300 Grand Successfully Rents to Mixed Market Per Developer

Tuesday, September 6, 2016, 3:15 pm
By: 
Alice Dreger

A persistent issue of debate in East Lansing has been whether downtown residential development can attract a truly “mixed market”—more than MSU undergraduates. Now that “300 Grand”—located at 300 West Grand River right next to the original Biggby Coffee—is nearly complete and rented out, developer/landlord DTN’s Vice President Colin Cronin seems able to confirm a mixed market is possible, if a building is constructed to attract such a market.

Cronin tells ELi, “I am very pleased with the mix and range of renters” at 300 Grand. He says the building’s residents includes undergraduate students, graduate students, and post-graduate professionals, “not just young professionals.” Cronin says DTN “will work very hard to keep and attract a strong mix in the future.”

Asked whether he considers the leasing out of the residential units a success, Cronin replied in the affirmative. He explains that when the building was first being offered, “leasing started fast,” but then interest slowed up a bit over the winter months. Nevertheless, “we were able to get all of the units leased about 30 days prior to move-in, and at about the rental rates we originally projected.”

All of the residential units are two-bedroom, two-bath units with 10 foot ceilings and windows up to 8 ft tall.  All apartments include washer and dryers in the units, and Cronin estimates the average rent at $1800 per unit. That includes one parking space (an additional one can be rented for more money). The following image shows a typical apartment interior, including the high-end kitchen style, with wood cabinets and stone countertops.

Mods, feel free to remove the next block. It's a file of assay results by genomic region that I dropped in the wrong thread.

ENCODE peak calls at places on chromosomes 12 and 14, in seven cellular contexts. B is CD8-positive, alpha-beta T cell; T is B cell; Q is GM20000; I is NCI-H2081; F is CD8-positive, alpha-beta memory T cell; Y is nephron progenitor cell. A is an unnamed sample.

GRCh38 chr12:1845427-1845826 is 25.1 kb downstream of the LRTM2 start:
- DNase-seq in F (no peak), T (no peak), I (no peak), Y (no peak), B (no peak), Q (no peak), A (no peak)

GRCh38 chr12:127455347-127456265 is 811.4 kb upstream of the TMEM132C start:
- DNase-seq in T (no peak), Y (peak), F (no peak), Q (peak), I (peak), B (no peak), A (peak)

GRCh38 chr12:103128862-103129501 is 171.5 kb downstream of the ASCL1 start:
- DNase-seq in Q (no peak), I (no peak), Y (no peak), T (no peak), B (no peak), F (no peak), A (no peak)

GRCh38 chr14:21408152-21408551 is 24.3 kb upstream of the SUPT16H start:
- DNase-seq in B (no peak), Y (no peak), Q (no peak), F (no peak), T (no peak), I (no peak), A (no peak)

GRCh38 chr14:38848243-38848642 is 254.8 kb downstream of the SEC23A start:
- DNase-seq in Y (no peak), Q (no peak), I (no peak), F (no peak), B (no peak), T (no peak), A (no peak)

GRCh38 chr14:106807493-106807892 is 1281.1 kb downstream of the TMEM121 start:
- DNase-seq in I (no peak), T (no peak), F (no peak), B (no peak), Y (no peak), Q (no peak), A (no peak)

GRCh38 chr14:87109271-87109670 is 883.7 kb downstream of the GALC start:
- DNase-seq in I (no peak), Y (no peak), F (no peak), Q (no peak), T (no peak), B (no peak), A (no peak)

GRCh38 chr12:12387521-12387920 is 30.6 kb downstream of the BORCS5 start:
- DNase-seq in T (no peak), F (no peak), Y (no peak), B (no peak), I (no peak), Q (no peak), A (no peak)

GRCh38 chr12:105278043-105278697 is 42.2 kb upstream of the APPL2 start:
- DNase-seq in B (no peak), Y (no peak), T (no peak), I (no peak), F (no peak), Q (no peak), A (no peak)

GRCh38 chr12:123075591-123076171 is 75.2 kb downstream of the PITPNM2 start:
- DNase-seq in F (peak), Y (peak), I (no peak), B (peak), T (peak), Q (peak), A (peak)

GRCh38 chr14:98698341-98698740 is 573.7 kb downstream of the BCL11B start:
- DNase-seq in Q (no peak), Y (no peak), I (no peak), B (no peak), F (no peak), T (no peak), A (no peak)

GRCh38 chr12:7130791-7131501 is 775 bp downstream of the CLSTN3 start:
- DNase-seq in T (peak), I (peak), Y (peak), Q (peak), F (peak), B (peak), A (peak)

The apartments on the southeast corner, which each have a dramatic curved wall of windows, rent for more. Cronin says DTN refers to these units as having “The Wharton” floor plan, and he says these go for about $2200/month including one parking spot and in-unit washer and dryer. These images show a “Wharton floor plan” apartment:

Cronin gave me a tour of the building before it was complete. From that tour, I would say the apartments are uniformly bright and modern in feel, with high ceilings, and with great views from many of the units of either the City or Valley Court Park, which is just north of the building. The “Wharton” apartments are particularly well-sited, with views looking towards the city and campus. The image below shows the view from an apartment on the north side of the building, looking out toward Valley Court Park.

There are two retail spaces on the ground floor of 300 Grand, not yet rented out. One is on the southeast corner of the building, and like the units above it, it has a large sweep of very tall windows. With its high ceilings, large space, and very open feel, it is a commercial space unlike any other in East Lansing that I know of.

Cronin says DTN is “still trying to attract what we believe will be good ‘long-term’ retail users” for this space and the other, at the west side of the first floor. He told me, “We have had a number of very interested groups, but we are trying to be a bit selective and not just take what comes along, but rather we are going after who we think will be a good fit for the location and immediate community.”